A senior plant pathologist says Australian farmers need to set up strong defences to keep out viruses transmitted by whitefly.
One industry has already fallen victim to a transmitted virus. Tomato yellow leaf curl has crippled tomato crops across Queensland in the past.
Australia's 300 melon growers suffer whitefly infestations, usually partway through the season in warmer weather, but are lucky enough to have so far escaped a virus.
Cherie Gambley works with the Queensland Department of Agriculture and says the problem is becoming bigger globally, particularly in Florida.
She says there are entry pathways into Australia, and industries have to establish management strategies to tackle viruses should they enter through infected plant material.
Last year, DAFF Queensland ran a workshop with international guests, and continued work on a small project with Bowen tomato growers into implementing area-wide strategies.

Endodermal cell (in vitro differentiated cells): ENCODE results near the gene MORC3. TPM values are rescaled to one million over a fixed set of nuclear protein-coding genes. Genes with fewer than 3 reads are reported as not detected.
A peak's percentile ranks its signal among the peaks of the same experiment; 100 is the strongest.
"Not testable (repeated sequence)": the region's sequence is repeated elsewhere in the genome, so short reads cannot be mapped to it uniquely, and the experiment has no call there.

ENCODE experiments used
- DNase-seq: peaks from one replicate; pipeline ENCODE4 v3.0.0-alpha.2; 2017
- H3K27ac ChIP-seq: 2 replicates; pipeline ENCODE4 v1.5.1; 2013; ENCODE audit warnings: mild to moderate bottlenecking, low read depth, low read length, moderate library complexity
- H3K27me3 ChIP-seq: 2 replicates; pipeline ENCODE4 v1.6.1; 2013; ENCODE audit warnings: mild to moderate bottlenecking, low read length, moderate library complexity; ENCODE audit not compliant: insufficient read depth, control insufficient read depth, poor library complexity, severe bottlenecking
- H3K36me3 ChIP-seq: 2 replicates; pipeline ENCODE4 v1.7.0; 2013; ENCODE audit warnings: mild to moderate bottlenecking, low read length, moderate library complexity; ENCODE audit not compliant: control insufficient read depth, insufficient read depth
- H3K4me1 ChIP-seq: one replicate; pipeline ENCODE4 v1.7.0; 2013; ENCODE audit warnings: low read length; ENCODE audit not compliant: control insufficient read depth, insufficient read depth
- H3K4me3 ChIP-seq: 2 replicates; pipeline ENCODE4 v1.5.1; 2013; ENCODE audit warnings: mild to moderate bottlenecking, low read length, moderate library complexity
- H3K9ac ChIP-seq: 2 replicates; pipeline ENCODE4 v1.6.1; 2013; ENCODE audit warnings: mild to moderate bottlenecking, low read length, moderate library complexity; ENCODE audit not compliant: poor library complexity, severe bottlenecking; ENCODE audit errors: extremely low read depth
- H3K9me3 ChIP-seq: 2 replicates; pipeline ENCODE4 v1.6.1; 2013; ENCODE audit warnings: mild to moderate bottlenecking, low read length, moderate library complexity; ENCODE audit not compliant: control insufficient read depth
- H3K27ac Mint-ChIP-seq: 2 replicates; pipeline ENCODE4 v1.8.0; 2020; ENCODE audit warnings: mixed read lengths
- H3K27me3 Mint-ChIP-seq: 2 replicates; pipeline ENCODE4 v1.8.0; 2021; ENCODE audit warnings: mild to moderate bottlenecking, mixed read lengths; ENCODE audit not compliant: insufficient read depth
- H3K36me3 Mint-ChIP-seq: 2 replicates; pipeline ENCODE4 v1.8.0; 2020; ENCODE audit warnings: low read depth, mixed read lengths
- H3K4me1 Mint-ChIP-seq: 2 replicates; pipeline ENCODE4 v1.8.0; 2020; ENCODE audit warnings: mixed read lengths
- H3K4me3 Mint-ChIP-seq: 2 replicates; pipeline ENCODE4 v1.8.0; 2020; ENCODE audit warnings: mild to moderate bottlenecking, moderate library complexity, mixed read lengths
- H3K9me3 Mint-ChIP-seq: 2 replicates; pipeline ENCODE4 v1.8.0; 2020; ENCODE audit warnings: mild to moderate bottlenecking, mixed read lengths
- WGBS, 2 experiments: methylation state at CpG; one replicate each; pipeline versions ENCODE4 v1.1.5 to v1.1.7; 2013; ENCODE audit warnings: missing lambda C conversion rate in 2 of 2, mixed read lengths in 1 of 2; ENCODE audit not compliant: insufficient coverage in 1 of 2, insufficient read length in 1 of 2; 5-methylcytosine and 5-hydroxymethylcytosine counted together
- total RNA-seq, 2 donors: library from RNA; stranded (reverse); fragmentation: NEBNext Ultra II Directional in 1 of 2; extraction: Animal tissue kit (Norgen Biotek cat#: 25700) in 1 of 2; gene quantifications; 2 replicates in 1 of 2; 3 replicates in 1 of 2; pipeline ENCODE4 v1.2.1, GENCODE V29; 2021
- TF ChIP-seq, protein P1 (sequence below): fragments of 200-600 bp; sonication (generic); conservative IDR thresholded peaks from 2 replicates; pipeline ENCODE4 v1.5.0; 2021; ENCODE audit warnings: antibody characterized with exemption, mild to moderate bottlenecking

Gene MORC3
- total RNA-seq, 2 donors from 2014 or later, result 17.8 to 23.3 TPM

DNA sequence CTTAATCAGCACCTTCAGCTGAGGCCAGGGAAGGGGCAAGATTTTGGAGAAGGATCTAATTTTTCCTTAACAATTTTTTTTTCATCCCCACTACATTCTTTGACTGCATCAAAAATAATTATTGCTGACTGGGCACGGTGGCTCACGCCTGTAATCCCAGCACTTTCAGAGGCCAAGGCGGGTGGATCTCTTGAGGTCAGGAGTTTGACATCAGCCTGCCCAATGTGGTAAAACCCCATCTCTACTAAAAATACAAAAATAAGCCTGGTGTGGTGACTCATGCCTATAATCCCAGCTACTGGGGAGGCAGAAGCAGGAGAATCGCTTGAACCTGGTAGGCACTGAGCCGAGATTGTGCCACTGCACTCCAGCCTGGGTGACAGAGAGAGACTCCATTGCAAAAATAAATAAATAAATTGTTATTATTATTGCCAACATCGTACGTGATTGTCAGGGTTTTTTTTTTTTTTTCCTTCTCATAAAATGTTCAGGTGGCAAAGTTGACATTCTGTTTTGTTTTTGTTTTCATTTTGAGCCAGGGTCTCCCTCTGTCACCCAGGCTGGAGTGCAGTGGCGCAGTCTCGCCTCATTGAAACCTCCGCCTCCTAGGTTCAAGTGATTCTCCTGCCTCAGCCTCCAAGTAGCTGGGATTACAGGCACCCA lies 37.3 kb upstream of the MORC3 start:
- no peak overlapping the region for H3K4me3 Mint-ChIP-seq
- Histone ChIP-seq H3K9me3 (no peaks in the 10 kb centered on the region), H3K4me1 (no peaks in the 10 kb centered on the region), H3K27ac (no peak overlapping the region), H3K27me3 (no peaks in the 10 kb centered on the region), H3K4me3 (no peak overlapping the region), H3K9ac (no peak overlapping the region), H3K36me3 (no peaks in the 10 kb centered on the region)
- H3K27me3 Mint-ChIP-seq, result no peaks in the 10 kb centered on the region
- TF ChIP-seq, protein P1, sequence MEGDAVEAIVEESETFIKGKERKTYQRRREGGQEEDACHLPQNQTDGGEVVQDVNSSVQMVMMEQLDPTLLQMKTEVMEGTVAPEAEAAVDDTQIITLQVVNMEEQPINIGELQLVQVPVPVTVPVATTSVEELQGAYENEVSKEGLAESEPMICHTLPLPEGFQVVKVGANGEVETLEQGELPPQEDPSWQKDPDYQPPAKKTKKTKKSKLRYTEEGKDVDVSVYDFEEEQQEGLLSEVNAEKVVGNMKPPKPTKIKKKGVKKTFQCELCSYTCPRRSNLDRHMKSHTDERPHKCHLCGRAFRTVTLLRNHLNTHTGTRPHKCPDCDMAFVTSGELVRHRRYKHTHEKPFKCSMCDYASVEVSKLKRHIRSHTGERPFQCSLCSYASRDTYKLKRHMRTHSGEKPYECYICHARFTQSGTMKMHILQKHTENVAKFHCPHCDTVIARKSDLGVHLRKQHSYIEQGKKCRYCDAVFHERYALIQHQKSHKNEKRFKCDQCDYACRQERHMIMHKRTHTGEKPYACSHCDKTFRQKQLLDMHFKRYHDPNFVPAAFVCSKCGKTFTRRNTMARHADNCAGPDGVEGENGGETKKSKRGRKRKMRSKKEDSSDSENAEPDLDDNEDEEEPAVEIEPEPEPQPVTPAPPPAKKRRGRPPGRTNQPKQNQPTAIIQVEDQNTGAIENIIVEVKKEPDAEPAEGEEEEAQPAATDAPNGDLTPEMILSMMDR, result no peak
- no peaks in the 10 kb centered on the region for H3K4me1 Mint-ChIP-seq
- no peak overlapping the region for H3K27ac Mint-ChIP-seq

"They range from cultural practices, so reduction of weeds... bio-control agents to reduce the insect populations, strategic use of chemical through insecticides... and looking at the genetics of the crop so you can look at resistance and tolerance," Mrs Gambley said.
She shared her work at a melon conference in Bundaberg yesterday.
As for whitefly itself, Chinchilla grower Darryl O'Leary says it hasn't been a problem yet this early in the season, but he expects it worsen about March.
He turns to the weather to help control the problem, but he's not confident the nature of melon farming will allow for eradication.
"Some years they'll turn up and absolutely decimate you, and other years, you'll get away with it.
"The more melon you grow, the more host plants you have, it'll just carry on and it'll just build up over time and it'll be just the norm."
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